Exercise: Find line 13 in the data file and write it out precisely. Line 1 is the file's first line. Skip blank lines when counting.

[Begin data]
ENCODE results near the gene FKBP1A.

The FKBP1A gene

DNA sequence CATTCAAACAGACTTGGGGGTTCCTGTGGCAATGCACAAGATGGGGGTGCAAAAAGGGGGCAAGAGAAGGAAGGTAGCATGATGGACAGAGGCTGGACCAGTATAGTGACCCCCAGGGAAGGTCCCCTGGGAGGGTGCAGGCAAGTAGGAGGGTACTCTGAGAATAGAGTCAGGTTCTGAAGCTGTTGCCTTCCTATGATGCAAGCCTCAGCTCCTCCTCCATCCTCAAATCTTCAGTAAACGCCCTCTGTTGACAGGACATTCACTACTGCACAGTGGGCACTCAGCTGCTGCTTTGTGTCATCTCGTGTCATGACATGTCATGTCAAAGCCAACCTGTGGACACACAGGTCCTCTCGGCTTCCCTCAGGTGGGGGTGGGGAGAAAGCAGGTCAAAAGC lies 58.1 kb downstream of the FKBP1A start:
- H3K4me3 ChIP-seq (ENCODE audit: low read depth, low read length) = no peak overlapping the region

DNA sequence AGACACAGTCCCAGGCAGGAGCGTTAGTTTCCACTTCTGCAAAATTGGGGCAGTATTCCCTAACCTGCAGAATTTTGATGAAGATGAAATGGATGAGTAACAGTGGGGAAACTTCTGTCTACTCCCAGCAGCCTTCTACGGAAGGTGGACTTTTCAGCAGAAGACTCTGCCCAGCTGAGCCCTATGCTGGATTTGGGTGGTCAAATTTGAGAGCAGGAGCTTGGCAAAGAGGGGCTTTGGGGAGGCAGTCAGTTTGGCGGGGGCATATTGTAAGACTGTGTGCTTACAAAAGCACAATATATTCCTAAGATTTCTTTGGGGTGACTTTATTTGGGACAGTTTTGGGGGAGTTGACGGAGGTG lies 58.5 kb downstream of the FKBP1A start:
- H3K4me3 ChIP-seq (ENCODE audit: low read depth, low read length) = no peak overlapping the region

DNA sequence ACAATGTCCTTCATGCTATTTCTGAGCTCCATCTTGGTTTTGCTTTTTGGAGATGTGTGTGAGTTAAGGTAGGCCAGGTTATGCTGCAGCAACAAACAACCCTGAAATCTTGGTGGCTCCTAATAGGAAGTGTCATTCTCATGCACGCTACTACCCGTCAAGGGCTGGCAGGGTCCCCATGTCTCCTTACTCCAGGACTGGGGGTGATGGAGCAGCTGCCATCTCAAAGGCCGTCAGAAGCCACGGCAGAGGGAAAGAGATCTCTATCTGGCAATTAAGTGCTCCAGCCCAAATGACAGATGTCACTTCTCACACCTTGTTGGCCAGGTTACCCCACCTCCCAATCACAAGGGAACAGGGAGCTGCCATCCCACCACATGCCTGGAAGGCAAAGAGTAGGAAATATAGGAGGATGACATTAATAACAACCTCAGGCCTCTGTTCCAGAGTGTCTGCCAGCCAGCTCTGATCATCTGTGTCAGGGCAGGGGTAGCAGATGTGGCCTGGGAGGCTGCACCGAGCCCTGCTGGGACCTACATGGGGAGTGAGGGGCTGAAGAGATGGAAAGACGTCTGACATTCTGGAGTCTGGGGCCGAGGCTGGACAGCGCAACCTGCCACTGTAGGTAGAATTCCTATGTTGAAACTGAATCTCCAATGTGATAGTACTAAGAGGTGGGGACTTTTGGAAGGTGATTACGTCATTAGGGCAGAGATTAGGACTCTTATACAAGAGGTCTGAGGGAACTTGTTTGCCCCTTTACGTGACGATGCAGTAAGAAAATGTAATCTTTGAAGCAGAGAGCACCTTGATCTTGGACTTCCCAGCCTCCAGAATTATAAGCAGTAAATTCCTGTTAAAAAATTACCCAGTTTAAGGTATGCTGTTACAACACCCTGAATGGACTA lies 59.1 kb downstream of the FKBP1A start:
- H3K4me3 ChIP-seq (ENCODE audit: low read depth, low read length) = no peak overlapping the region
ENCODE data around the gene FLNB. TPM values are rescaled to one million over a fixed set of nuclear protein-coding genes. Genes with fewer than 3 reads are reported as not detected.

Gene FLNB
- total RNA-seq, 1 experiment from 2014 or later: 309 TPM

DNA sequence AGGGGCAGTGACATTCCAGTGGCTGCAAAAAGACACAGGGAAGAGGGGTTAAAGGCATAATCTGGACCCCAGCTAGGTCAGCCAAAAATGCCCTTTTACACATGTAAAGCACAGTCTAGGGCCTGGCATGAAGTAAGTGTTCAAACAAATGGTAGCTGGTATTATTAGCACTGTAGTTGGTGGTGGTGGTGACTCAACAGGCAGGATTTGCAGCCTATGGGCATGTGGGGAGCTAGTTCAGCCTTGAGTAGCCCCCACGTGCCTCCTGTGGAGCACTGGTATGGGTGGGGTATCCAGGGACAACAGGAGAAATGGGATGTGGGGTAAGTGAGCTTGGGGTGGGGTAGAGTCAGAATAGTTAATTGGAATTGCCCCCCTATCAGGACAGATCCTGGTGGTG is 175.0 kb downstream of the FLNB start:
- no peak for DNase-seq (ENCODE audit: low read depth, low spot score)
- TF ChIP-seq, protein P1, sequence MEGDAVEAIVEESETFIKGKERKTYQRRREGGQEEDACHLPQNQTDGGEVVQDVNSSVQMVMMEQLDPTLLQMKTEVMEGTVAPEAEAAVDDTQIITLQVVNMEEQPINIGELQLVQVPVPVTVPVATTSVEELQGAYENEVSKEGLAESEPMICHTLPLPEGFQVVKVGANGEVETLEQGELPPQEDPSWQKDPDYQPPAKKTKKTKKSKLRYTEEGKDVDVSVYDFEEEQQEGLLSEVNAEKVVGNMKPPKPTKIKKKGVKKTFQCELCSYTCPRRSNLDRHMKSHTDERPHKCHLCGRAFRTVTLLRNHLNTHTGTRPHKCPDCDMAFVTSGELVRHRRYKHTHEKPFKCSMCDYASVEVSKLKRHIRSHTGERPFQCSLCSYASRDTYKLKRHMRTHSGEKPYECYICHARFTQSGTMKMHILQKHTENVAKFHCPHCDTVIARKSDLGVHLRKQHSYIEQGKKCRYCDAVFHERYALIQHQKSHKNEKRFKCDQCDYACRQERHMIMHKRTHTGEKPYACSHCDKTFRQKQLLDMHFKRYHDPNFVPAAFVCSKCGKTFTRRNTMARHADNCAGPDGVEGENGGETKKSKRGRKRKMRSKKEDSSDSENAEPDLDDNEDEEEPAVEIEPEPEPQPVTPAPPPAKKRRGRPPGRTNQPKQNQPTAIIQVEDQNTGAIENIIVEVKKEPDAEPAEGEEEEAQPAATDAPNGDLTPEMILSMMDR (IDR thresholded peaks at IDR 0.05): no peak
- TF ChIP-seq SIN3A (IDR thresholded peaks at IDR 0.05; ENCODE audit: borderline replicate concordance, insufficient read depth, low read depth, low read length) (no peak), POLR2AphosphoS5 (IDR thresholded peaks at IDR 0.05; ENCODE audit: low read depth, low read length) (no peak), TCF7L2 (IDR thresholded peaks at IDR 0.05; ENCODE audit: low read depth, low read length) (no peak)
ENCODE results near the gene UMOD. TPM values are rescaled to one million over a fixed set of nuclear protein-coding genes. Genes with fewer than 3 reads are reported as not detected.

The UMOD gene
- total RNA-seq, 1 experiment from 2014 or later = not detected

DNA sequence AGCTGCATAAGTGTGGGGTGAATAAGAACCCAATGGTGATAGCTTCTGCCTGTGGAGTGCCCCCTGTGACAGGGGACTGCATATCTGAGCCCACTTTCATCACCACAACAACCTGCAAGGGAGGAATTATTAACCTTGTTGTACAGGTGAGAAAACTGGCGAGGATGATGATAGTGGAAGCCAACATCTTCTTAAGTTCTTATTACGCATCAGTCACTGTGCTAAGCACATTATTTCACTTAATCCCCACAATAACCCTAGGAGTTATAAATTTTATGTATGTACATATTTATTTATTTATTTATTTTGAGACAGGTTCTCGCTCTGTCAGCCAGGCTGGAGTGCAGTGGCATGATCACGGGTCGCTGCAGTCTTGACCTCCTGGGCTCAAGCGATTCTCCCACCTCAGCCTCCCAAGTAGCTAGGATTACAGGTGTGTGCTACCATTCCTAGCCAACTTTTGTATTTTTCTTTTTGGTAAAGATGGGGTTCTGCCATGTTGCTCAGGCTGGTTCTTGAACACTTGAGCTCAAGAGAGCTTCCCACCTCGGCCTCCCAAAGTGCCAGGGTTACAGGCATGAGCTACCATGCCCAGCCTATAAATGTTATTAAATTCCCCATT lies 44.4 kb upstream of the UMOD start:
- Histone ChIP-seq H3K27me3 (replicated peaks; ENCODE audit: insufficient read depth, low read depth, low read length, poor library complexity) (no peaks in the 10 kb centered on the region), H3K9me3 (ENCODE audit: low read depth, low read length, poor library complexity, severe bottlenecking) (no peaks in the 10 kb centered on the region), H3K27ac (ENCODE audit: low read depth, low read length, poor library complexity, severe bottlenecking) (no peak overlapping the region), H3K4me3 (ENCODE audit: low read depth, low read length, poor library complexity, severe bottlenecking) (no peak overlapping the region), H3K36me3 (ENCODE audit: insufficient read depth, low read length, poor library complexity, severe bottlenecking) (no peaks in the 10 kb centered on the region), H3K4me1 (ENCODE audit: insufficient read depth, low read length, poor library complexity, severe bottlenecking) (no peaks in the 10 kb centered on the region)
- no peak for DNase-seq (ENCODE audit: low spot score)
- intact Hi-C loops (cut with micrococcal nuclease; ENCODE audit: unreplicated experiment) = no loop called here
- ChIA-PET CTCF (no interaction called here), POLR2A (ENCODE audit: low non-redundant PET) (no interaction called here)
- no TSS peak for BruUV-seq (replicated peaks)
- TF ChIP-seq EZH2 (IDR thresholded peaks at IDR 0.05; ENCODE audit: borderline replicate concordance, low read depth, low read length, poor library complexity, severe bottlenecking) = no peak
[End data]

- no peak for DNase-seq (ENCODE audit: low read depth, low spot score)